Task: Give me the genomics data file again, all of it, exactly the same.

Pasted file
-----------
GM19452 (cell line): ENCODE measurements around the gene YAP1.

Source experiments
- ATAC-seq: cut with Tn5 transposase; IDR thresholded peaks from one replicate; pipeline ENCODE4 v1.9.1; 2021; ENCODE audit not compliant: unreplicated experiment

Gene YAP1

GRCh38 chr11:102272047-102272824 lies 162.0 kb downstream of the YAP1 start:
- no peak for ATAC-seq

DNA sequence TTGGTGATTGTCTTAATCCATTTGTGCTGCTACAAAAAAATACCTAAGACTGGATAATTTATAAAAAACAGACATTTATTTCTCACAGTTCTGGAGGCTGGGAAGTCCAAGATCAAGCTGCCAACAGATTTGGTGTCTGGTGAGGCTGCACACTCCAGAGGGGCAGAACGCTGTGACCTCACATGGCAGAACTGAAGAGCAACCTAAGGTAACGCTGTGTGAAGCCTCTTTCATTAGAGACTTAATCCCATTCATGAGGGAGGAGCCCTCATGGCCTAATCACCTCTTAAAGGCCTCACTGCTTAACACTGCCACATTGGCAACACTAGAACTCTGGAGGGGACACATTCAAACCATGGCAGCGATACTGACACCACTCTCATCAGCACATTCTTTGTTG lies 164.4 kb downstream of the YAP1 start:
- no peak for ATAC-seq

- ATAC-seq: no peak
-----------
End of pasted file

GM19452 (cell line): ENCODE measurements around the gene YAP1.

Source experiments
- ATAC-seq: cut with Tn5 transposase; IDR thresholded peaks from one replicate; pipeline ENCODE4 v1.9.1; 2021; ENCODE audit not compliant: unreplicated experiment

Gene YAP1

GRCh38 chr11:102272047-102272824 lies 162.0 kb downstream of the YAP1 start:
- no peak for ATAC-seq

DNA sequence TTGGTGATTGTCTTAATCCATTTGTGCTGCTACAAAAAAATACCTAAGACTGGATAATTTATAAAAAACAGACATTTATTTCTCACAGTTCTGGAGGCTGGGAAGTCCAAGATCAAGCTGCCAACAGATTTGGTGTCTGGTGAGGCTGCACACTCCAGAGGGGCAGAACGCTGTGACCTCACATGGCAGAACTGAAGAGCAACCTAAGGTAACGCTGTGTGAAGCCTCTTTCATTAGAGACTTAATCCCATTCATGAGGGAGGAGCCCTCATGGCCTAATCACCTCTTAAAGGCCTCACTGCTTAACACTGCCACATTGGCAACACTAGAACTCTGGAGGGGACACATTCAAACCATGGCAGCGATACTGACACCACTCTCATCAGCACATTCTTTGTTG lies 164.4 kb downstream of the YAP1 start:
- no peak for ATAC-seq

- ATAC-seq: no peak